“One of the reasons that weäó»ve held events in such spaces is because it allows us to reach a broader audience, and therefore makes our events more accessible,äó says Carmela Zabala, AIGA Membership Director and coordinator. äóìBeing in a public, non-arts space, allows us to extend our events and ideas to the community at large, and encourage them to become involved.äó
AIGA presented a live collage competition at Cage earlier this year, and its success brought the organization back to the St. Pete brewery.
äóìIt was really interesting to interact with patrons of the brewery that wanted to know more about what our event was, and what AIGA is about. We had really positive feedback from the community, which is why weäó»re continuing to hold these interactive events.”
Participation seems to be a key component. Creative Pinellas guest editor Margaret Murray has championed this tactic with her community events promoting local film and literature, and more recently, visual art at the Museum of Fine Arts. Says friend, fellow artist Carrie Boucher, founder of the NOMAD Art Bus:æ”People who donäó»t identify as artists or creatives are often hesitant to äóìdo artäó out in the public realm — in the same way that I would break out in a cold sweat if someone handed me a trumpet and asked me to play something even if they assured me that it ‘doesnäó»t have to be good.’ While these people might not seek out opportunities to participate in art making, anytime you can create a situation where people are able move beyond this fear and engage in creative activities in public they feel a sense that they are safe and connected to the community. This has an immediate and sometimes transformative impact on the participant. That feeling of connection can also have a residual effect that bolsters the arts community by inspiring a sense of belonging, providing new appreciation for what the work takes, and encouraging future engagement and participation in the arts.”
A few miles south of downtown, Gallerie 909æhas been instrumental in the revival of Midtown. The space hosts a variety of events that invite participation from arts enthusiasts of all ages, in addition to its business model of combining fine art retail with fashion and functional pieces. Owner and formeræCP Guest Editor Carla Bristol calls it a “safe space.”
“I donäó»t know if itäó»s me, something in the walls, the history of this place, but people feel comfortable having uncomfortable conversations and thatäó»s important,” Bristol told CP Editor Danny Olda. “For me art and culture go hand in hand.” (Read here for more about the space’s history and activities.)
Also featured recently in Creative Pinellas, Maestro Mark Sforzini of the St. Petersburg Opera gets bonus points for making a medium that instills the most resistance and fear in modern society more approachable — opera. He hosts Opera Therapy and fun talks to make the musical form more enjoyable and sneak in a little education about it too.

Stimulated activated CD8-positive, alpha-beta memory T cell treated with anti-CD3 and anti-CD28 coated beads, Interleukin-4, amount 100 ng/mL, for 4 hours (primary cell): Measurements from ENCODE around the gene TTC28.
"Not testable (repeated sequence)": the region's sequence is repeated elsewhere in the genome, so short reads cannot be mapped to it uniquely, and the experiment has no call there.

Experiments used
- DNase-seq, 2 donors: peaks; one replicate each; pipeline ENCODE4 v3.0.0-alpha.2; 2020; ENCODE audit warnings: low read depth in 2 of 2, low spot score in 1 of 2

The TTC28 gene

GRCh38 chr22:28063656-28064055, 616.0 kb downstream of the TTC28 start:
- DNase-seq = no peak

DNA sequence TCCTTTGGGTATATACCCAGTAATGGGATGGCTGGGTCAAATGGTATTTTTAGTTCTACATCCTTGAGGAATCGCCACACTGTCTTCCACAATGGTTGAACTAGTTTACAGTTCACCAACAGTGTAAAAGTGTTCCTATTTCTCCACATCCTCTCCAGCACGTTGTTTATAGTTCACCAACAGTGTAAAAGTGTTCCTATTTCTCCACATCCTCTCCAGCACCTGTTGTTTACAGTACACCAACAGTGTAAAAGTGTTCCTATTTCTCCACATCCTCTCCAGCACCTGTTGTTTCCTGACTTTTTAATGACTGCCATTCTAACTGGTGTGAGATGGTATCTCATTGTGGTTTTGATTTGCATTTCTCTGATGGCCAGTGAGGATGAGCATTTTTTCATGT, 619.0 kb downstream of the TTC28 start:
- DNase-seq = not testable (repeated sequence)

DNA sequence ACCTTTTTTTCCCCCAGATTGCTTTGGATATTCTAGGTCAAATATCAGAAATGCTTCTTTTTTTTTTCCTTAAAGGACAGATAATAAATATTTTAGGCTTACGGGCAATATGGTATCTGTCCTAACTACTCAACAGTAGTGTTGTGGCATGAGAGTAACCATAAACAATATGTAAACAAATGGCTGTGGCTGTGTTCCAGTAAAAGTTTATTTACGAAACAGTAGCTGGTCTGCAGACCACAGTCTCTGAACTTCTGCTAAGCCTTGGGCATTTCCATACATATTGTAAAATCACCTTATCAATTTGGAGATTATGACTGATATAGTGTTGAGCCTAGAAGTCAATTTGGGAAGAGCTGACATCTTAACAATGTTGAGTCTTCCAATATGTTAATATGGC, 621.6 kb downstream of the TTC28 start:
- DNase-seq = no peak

Wordier Than Thou, Keep St. Pete Lit and other book-loving groups have enlivened literary arts by presenting lit events with booze, music, visual arts and campy fun. Even more encouraging, independent bookstores are finding their own gateway events to get customers hooked on books.
Local art has also become a mainstay at outdoor markets. St. Petersburg-based artist Coralette Damme, one of the pioneers of St. Pete’s maker-arts social scene, helped organize one of the first indie craft markets with friend Shannon Schafer around a decade ago. Both were involved with the Florida Etsy Street Team at that time and came up with the Mega-Craft-Zilla, held at Dinosaur World in 2008.
äóìWe met with the park management and they agreed to let us have the event there and we offered a coupon for 50 percent discount on admission. The day of our event was their largest single day of admissions they had ever had as I recall. This was back when crafts and the DIY movement were just beginning to get noticed.äó
Pairing the funky creative arts vibe with the quirky Old Florida roadside attraction was a hit, Damme says. æ
äóìWho wouldn’t be curious about this odd combination?äó she effused. äóìI can’t believe we never did it again. Since then instead I’ve organized the Holizaar Handmade Holiday Bazaar and Hauntizaar Halloween and Day of the Dead Arts Bazaar events, now housed at The Studio@620. æThese shows give creatives a chance to sell their work and grow their audience, and gives the community äóî who might not otherwise be involved with what was once an underground movement äóî an alternative to mass-produced goods.äó
This year Dammeäó»s Hauntizaar will be held Oct. 21 and Holizaar will be Dec. 16.
äóìThis is the 10th year for Holizaar which is really incredible to think how in that time how mainstream indie markets have become,äó she says. äóìNow it seems like everyone is jumping on the bandwagon, which is great in terms of building awareness and opportunity, but where is the saturation point where vendors start having fewer sales because now events are commonplace and happen every week and buyers are tapped out. Could this good thing lose its appeal? Hopefully not!äó
Some additional äóìgateway artsäó events coming up: